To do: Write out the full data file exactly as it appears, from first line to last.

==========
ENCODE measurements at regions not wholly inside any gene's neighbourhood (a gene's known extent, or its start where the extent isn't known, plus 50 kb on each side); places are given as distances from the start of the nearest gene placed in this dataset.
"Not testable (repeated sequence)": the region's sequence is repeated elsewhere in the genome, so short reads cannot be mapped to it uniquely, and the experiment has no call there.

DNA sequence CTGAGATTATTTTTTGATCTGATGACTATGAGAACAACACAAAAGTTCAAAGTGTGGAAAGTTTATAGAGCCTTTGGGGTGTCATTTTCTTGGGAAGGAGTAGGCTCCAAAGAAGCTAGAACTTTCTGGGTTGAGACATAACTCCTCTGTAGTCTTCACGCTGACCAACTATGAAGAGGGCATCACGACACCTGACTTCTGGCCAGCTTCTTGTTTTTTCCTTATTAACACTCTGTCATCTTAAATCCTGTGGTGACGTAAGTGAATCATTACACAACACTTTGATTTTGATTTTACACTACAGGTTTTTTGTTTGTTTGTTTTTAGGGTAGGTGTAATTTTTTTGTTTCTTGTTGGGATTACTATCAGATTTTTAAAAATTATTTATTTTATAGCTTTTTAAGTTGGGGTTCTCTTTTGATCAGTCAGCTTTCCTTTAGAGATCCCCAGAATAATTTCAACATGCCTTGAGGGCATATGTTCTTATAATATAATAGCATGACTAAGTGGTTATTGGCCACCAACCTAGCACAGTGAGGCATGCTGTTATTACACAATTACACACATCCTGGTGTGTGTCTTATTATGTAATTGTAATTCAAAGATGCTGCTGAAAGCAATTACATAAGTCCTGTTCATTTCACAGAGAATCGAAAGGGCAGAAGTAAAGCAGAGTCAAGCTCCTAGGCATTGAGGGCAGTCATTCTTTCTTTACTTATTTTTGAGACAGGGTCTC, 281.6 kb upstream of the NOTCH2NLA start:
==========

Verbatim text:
ENCODE measurements at regions not wholly inside any gene's neighbourhood (a gene's known extent, or its start where the extent isn't known, plus 50 kb on each side); places are given as distances from the start of the nearest gene placed in this dataset.
"Not testable (repeated sequence)": the region's sequence is repeated elsewhere in the genome, so short reads cannot be mapped to it uniquely, and the experiment has no call there.

DNA sequence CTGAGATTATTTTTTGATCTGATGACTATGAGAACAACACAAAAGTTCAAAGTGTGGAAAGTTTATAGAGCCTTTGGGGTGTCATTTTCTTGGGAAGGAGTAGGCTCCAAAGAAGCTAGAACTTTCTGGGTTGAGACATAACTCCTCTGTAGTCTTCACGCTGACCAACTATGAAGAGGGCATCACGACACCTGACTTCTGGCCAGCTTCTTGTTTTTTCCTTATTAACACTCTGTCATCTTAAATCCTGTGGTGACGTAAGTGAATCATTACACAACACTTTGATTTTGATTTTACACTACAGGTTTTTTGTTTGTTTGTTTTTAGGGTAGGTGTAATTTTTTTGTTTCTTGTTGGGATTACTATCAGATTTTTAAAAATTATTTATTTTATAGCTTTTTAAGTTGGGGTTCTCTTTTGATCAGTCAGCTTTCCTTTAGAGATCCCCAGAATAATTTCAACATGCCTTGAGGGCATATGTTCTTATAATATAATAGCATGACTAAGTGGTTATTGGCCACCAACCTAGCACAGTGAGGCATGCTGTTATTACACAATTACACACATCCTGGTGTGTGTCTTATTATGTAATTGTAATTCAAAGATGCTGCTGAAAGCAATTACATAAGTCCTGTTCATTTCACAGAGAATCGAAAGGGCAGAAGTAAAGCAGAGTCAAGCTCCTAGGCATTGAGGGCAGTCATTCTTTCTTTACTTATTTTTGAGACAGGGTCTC, 281.6 kb upstream of the NOTCH2NLA start: